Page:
I learned a little about wells when the well driller had to come back and fix our well when our irrigation system ran it dry. Our well is about 300 feet deep. The bottom 30 feet or so is narrower than the first 270 feet. After they drilled down about 270 feet they switched to a smaller diameter bit to drill the last 30 feet. Then they put in 270 feet of well casing (PVC schedule 80?). The pipe bottoms out at 270 feet because of the narrower diameter of the well at that point. The bottom 30 feet is where the water seeps in. The productivity of the well depends upon what the earth is like where you drill the well. You might be lucky enough to hit an underground stream. Or it might be really dry sandstone and it might take a while for the water to replenish. The water in the bottom 30 feet actually pushes up towards to surface. Our well pump is not at the bottom of the well. In fact it is about 60 feet down below the surface. It was at about 20 feet until they lowered it. The well company had an employee that thought he knew better and said that 20 feet was all that was needed. He no longer works for them and they were being called back to a lot of installations where the well couldn't keep up with the demand. Bottom line, every well has a certain flow rate where you can pump continuously. Since the pump in my well was lowered, I have never had a problem pumping at 20 gallons per minute continuously.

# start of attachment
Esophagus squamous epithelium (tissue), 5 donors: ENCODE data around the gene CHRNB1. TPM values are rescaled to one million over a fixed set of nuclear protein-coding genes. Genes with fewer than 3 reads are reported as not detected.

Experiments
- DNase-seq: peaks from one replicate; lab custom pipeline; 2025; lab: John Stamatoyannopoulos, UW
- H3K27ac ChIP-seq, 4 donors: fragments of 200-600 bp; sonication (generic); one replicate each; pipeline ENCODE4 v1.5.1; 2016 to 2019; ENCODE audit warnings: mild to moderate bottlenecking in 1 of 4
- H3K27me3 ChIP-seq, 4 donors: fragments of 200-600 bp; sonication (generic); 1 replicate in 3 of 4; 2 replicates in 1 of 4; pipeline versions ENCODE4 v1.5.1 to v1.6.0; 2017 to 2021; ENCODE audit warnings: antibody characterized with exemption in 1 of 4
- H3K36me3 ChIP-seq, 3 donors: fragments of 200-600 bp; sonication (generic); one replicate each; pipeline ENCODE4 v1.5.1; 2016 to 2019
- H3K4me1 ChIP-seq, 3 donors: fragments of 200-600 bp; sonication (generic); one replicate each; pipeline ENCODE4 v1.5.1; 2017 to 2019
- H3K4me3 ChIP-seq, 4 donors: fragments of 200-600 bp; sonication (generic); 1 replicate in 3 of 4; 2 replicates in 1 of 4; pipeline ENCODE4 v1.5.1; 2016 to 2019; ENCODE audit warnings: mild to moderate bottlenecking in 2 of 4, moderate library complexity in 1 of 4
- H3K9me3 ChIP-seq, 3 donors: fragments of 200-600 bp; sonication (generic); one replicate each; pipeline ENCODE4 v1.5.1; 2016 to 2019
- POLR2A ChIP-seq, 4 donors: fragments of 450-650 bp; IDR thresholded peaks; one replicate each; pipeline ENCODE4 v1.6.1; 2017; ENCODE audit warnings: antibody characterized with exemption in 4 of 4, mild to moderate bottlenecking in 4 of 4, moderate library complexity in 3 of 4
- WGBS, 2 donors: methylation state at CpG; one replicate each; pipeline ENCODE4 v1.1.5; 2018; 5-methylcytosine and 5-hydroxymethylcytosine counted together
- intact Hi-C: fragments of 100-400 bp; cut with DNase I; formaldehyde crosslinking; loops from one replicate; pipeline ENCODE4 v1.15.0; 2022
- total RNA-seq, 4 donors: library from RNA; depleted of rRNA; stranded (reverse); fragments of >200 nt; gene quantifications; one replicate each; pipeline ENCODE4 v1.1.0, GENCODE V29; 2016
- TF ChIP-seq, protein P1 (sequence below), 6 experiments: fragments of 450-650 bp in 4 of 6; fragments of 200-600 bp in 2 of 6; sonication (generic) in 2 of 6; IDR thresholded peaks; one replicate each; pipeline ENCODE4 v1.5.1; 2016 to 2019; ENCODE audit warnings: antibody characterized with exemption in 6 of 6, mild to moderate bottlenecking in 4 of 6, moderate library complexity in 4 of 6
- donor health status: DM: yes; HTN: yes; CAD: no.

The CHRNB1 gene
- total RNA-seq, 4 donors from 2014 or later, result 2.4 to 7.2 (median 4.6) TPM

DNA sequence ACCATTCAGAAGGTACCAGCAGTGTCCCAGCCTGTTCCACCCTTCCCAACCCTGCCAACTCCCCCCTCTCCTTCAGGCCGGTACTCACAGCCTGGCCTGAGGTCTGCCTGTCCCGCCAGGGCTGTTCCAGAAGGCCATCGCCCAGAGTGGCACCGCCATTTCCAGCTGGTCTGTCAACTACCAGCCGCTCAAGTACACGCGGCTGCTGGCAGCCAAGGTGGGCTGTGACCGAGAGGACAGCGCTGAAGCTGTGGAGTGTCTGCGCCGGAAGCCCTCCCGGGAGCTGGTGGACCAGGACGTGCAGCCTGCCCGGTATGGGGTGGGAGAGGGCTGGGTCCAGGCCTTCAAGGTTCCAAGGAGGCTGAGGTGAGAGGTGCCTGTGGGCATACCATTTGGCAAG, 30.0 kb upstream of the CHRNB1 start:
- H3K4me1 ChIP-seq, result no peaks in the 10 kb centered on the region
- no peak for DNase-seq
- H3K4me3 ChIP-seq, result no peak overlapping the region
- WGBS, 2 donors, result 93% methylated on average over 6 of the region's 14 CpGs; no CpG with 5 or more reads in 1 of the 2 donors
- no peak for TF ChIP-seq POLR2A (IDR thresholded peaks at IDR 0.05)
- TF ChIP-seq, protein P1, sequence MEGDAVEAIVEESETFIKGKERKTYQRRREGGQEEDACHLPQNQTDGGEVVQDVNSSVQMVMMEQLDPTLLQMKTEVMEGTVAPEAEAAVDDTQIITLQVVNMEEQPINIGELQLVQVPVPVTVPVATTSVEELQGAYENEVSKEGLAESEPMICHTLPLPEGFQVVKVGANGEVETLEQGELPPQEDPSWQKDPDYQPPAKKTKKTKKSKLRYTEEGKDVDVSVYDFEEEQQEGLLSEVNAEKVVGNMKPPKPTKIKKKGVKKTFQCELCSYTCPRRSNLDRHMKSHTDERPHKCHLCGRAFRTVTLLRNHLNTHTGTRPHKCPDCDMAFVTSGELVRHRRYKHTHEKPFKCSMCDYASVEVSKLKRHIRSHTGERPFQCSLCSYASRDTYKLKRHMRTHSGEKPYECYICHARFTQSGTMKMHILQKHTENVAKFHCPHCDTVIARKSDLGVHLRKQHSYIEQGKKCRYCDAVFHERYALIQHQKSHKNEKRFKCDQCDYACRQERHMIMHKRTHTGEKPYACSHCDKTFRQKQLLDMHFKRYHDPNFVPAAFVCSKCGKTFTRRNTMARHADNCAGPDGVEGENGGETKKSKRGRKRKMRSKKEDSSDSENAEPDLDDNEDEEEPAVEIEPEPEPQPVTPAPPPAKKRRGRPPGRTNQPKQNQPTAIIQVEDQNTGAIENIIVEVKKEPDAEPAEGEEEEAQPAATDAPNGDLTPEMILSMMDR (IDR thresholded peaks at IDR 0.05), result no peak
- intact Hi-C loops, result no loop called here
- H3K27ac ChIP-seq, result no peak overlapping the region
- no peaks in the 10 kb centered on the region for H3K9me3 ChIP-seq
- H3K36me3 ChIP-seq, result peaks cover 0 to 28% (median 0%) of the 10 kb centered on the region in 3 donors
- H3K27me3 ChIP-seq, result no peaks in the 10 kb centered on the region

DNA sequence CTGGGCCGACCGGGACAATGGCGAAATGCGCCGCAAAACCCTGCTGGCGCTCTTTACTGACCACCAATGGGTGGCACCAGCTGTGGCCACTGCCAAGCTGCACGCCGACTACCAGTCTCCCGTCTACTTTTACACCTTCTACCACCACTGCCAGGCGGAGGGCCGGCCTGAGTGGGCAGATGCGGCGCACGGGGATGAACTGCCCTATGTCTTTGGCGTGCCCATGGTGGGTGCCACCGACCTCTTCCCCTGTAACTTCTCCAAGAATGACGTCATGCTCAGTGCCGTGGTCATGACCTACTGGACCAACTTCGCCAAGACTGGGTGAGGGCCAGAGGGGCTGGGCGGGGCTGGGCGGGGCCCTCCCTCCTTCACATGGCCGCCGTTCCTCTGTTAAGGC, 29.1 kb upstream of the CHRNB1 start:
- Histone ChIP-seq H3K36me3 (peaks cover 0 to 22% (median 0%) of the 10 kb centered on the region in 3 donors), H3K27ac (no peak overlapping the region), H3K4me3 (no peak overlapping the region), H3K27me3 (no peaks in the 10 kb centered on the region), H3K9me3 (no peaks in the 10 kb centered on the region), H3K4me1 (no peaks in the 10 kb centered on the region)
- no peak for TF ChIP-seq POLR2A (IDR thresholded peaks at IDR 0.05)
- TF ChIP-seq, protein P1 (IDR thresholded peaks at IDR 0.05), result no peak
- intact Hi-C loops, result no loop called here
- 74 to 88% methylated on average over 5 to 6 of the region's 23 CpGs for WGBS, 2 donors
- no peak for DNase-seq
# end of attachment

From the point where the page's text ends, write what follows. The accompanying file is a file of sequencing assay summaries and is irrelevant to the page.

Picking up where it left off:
As for ice rinks, I made a mistake last winter and let the hose run for about two hours (flow rate about 5 gallons per minute). My ice rink is actually a swamp that froze over pretty well last year. After the swamp froze, the water continued to drain underneath the frozen surface. That left a void. When I ran the hose for two hours it punctured a hole through the ice and for quite a while I had a hard time plugging up the hole. I eventually figured out the secret was to use a snow slush mixture to plug up the holes. This year I want to be able to put on a coat of water in short time. Instead of standing out there for 45 minutes, I should be able to get it done in about 10-15 minutes.
Greg